“If the Tea Party and the grassroots can beat Lindsey Graham in South Carolina, the Tea Party is back my friend, and everyone across the country will know it.”
This week Joshua Cook met up with Richard Cash at the South Carolina Against Lindsey Graham Press Conference to ask him a few questions. Cash is running against two-term incumbent Sen. Lindsey Graham (R-SC).
Joshua Cook: Mr. Cash, for those who don’t know you, please tell us your background?
Cash: I’m 53-years-old. I’ve been married for 28 years and have eight children. I have worked as a computer program analyst. I have worked as a pro-life activist, and for the last 14 years, I have started and developed two small businesses from the ground up.
Cook: In your experience as a small business owner, what is lacking in Washington, D.C. right now as far as creating an environment that allows entrepreneurs to succeed. Small business is the engine for job creation. What needs to happen in order to create this environment in Washington?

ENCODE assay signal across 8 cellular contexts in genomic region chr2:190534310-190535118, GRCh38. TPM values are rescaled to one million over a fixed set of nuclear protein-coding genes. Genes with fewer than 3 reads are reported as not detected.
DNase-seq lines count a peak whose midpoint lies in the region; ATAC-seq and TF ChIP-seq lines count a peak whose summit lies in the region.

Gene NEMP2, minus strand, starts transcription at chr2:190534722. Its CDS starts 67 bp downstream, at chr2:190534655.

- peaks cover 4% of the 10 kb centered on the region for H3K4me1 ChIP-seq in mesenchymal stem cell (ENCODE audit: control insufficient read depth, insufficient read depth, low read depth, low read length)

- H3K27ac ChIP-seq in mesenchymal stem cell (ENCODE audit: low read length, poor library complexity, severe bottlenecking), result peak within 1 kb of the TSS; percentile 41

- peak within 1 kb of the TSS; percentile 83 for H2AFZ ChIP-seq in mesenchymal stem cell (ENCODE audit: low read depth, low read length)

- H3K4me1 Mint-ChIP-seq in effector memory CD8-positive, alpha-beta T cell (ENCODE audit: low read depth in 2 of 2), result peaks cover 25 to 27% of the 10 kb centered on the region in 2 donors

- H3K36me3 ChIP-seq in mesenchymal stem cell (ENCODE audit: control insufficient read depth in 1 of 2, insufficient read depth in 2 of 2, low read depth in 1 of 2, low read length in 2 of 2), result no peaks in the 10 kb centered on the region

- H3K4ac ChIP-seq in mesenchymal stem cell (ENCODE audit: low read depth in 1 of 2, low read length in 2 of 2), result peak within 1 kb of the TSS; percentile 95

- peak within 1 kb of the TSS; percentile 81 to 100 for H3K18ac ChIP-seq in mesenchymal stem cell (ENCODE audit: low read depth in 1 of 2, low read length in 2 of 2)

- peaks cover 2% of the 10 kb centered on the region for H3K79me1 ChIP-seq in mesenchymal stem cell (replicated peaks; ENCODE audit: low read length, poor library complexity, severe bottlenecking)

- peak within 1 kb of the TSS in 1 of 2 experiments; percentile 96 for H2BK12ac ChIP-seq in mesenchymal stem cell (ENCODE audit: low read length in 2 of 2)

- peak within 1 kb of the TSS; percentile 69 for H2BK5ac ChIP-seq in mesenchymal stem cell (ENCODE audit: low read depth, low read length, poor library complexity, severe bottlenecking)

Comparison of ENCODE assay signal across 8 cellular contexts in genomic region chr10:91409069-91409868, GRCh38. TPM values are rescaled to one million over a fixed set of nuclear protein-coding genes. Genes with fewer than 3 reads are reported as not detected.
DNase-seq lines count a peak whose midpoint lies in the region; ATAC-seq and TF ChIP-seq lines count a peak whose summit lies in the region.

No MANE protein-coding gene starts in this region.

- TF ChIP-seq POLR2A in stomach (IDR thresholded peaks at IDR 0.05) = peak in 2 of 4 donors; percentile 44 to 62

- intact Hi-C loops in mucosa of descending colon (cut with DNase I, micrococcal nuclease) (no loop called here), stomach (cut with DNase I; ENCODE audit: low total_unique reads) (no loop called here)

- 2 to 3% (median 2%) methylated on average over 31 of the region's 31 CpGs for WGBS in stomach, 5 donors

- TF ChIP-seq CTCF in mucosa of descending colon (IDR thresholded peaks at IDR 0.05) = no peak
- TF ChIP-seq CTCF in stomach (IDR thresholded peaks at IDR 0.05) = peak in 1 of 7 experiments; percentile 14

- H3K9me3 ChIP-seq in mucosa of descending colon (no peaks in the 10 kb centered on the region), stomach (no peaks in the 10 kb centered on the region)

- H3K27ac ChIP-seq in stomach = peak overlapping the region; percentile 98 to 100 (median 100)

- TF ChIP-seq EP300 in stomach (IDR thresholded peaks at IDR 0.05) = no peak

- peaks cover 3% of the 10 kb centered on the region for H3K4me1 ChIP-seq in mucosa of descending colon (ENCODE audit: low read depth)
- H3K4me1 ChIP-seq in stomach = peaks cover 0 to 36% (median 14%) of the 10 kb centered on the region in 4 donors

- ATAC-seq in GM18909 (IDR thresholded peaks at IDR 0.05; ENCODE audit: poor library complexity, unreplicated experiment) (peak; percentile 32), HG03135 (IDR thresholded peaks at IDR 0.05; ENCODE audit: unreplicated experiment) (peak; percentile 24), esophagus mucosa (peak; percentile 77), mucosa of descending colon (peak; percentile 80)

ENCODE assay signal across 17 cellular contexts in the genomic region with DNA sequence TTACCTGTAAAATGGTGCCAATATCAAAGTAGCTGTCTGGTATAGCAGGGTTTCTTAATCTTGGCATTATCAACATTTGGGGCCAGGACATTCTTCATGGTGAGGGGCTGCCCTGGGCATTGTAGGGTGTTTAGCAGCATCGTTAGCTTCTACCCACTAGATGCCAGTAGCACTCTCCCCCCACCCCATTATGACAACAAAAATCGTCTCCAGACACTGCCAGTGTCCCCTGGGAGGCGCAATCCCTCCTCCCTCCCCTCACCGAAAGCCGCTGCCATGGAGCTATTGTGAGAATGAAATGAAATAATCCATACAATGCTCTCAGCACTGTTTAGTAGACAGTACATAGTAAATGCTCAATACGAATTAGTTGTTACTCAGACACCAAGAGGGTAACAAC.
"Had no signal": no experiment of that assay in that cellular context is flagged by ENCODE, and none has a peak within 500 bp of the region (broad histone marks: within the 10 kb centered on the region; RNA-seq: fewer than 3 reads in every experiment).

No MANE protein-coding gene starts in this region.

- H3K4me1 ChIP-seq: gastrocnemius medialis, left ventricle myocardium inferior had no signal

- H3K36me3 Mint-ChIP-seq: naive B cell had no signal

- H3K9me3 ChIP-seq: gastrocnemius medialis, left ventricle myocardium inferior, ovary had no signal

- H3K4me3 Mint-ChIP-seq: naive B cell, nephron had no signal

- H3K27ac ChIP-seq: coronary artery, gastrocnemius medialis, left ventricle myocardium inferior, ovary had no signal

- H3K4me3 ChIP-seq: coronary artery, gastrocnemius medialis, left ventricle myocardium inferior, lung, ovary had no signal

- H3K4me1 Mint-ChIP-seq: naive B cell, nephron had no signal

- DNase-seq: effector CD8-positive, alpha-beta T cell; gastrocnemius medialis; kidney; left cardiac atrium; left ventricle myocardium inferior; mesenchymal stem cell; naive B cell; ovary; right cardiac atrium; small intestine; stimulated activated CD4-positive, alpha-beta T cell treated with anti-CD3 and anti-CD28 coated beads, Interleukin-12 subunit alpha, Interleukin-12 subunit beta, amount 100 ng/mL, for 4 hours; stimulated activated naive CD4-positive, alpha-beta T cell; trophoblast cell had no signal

Cash: Well, it is not just small businesses. I mean this administration probably has less people from the business world than any administration in history. It is just what I call Ivy League academics. They’re up there playing ‘government.’ I’d say the biggest problem right now for business is Obama Care. Instead of businesses thinking about how to grow and how they can expand, they are thinking about how can they take full time employees and get them down for 30 hours or less so they don’t have to cover them on insurance. I mean this has got the business world thinking. They are thinking about how can we downsize, cut here and there to try to protect themselves. I say that is probably the #1 problem right now is Obama Care. It is just catastrophic in terms of the ripple effect it has on the way people think about their business.